Programming Since 1978 silver trophybronze trophy felgall's Avatar
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    Quote Originally Posted by Paul O'B View Post
    I believe using document.write is not ideal other than for learning so I will leave it to one of the fine JS experts here to amend accordingly.
    It shouldn't even be taught any more except in Advanced JavaScript classes. The situations where it is actually needed are rather advanced. Beginners and intermediate users of JavaScript never need it and just get confused if they learn it.

    Using innerHTML is the way beginners should currently start out.

    Code:
    <div id="something"></div>
    <script>
    document.getElementById('something').innerHTML =  'content to insert that used to go in a document.write back before Netscape 4 died';
    </script>
    Of course once you get to something a little more involved than just posting text into the page with JavaScript, using DOM calls are often the better alternative but a JavaScript beginner doesn't generally learn those until about lesson four or five.
    Stephen J Chapman

    javascriptexample.net, Book Reviews, follow me on Twitter
    HTML Help, CSS Help, JavaScript Help, PHP/mySQL Help, blog
    <input name="html5" type="text" required pattern="^$">

  6. #6
    Gre aus'm Pott gold trophysilver trophybronze trophy
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    A little more compact

    Code:
    var classNames = ["white", "black"];
    for(var i=0; i<64; i++){
      var square = document.createElement("div");
      if (i && i%8 === 0){ 
      	classNames.reverse();
      	square.className = "clear "
      }
      square.className += (i%2 === 0)? classNames[0] : classNames[1];
      document.body.appendChild(square);
    }

  7. #7
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    Quote Originally Posted by felgall View Post
    It shouldn't even be taught any more except in Advanced JavaScript classes. The situations where it is actually needed are rather advanced. Beginners and intermediate users of JavaScript never need it and just get confused if they learn it.
    Thanks for the clarification Stephen

    Quote Originally Posted by Pullo
    A little more compact
    That's neat and I can almost see how it works You reverse the array on every new row (apart from the first) so that the classes are swapped around to create the alternate colouring.

  8. #8
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    This doesn't use canvas, so I probably would :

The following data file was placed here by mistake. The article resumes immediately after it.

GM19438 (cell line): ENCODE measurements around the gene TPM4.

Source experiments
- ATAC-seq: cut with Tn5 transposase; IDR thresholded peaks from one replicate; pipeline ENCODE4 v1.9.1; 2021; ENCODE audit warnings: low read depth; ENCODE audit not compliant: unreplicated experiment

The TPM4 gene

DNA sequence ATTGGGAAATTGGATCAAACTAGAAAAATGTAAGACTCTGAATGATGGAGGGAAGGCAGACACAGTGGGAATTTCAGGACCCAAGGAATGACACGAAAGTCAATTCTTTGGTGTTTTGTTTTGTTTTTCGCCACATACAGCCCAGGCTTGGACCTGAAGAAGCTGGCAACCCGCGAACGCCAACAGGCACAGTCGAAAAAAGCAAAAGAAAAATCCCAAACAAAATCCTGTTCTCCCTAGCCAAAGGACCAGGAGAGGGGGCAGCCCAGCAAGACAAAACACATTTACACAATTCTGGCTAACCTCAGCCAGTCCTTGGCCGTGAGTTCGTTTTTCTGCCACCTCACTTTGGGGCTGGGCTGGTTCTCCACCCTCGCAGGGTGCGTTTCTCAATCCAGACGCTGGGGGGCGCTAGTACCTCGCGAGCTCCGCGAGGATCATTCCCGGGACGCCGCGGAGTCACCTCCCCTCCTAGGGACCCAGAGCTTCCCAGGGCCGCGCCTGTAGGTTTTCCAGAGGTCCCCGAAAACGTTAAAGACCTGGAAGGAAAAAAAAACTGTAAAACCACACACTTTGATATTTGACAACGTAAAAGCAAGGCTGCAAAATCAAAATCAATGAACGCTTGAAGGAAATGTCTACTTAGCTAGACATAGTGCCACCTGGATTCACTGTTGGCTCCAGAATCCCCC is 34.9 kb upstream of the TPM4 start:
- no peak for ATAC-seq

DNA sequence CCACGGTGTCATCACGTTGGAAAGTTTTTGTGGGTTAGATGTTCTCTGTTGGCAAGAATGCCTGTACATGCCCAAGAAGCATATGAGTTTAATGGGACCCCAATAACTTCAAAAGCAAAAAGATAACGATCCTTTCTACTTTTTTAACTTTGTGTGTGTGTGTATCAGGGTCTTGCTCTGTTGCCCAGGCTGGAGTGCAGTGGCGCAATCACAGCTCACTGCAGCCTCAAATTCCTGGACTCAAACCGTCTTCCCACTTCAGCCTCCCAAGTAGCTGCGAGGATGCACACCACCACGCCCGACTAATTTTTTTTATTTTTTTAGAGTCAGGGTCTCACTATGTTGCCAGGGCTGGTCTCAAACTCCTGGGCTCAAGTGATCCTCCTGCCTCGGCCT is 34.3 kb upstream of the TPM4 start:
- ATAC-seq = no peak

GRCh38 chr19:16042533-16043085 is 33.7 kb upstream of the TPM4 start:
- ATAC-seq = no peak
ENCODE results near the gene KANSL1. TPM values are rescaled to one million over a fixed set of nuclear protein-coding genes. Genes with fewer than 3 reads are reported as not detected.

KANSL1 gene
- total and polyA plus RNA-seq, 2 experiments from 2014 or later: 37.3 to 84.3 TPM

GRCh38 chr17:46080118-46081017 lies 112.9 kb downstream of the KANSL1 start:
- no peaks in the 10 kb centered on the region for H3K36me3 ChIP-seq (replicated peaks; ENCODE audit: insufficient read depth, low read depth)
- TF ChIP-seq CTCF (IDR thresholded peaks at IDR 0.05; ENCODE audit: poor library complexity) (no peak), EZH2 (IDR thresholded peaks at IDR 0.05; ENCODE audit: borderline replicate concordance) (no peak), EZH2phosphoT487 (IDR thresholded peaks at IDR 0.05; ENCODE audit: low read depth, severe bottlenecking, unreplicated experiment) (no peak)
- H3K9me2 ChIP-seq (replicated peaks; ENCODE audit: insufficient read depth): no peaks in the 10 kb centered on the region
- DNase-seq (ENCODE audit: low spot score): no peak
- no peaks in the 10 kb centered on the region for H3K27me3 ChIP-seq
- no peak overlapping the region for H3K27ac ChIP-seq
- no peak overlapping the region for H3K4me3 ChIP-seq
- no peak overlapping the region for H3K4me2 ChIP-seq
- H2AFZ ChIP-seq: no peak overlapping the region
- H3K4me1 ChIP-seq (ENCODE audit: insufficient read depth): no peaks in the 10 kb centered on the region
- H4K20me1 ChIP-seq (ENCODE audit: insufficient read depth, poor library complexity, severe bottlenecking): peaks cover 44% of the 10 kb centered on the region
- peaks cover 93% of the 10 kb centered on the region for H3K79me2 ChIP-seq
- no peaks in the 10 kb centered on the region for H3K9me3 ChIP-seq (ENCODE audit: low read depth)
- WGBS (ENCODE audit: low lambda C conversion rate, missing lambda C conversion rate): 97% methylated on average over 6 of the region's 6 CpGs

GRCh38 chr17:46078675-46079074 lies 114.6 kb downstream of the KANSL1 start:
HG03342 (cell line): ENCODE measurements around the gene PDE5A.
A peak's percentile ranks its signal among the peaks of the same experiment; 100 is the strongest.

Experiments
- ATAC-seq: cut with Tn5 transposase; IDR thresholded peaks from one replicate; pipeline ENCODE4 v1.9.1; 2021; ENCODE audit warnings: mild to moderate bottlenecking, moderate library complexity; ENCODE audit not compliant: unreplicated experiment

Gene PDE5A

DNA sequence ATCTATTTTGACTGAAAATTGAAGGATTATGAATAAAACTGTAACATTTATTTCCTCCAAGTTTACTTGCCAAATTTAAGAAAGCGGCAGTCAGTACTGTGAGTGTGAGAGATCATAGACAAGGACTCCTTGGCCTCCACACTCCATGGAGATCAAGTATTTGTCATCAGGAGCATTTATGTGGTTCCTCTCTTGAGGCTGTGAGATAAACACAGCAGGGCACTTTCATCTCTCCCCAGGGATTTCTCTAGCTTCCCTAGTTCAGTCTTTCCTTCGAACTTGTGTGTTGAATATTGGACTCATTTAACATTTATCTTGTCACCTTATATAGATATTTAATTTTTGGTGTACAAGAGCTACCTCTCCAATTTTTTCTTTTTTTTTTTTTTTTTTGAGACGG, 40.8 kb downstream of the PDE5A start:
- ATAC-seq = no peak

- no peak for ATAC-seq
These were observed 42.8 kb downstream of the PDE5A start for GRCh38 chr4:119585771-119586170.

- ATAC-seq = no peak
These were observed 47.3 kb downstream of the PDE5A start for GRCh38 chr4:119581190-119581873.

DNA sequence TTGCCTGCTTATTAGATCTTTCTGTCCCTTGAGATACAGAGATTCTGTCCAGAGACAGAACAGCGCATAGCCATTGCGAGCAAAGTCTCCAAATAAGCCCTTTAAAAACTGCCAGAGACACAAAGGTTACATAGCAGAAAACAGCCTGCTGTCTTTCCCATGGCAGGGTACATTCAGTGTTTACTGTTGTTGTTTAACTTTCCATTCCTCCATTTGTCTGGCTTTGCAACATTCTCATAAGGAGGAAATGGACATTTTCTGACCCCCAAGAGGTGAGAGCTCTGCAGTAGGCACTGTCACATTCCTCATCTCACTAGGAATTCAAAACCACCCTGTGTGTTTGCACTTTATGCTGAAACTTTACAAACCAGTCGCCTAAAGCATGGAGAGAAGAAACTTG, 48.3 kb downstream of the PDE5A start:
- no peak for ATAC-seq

- either create a HTML template row (no colors) and clone it seven times by JS
    - or create the whole thing in HTML (again, no colors on the squares)
    and I would definitely use CSS to add color classes to the squares.

    Right @Paul O'B ?

    Code:
    .row:nth-of-type(2n+1) > .square:nth-of-type(2n+1) {} 
    .row:nth-of-type(2n+1) > .square:nth-of-type(2n) {}
    .row:nth-of-type(2n) > .square:nth-of-type(2n+1) {}
    .row:nth-of-type(2n) > .square:nth-of-type(2n) {}
    or
    Code:
    .row:nth-child(odd) > .square:nth-child(odd) {} 
    .row:nth-child(odd) > .square:nth-child(even) {}
    .row:nth-child(even) > .square:nth-child(odd) {}
    .row:nth-child(even) > .square:nth-child(even) {}
    After all, @Pullo 'white' or 'black' class names are not very semantic, are they?

    Otherwise, I would just use canvas. That's when JS use for the whole thing would be justifiable.

    Code:
    <html>
     <head>
      <script type="application/javascript">
        function draw() {
          var canvas = document.getElementById("canvas");
          if (canvas.getContext) {
            var ctx = canvas.getContext("2d");
    
            ctx.fillStyle = "rgb(0,0,0)";
            ctx.fillRect (0, 0, 50, 50);
    
            ctx.fillStyle = "rgb(225, 225, 225)";
            ctx.fillRect (50, 0, 50, 50);
          }
        }
      </script>
     </head>
     <body onload="draw();">
       <canvas id="canvas" width="150" height="150"></canvas>
     </body>
    </html>
    Something like this: http://geeksretreat.wordpress.com/20...s-chess-board/

  9. #9
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    Quote Originally Posted by myty View Post

    Right @Paul O'B ?
    CSS !! Now you're talking my language

    Code:
    <!DOCTYPE HTML>
    <html>
    <head>
    <meta charset="utf-8">
    <title>Untitled Document</title>
    <style type="text/css">
    body:after {
    	content:" ";
    	display:block;
    	background-color:#f00;
    	background-image: linear-gradient(45deg, black 25%, transparent 25%, transparent 75%, black 75%), linear-gradient(45deg, black 25%, transparent 25%, transparent 75%, black 75%);
    	background-size:100px 100px;
    	background-position: 0 0, 50px 50px;
    	width:400px;
    	height:400px;
    	border:5px solid #fc0;
    }
    </style>
    </head>
    
    <body>
    </body>
    </html>
    Or with a full set of chequers as well
    Code:
    <!DOCTYPE HTML>
    <html>
    <head>
    <meta charset="utf-8">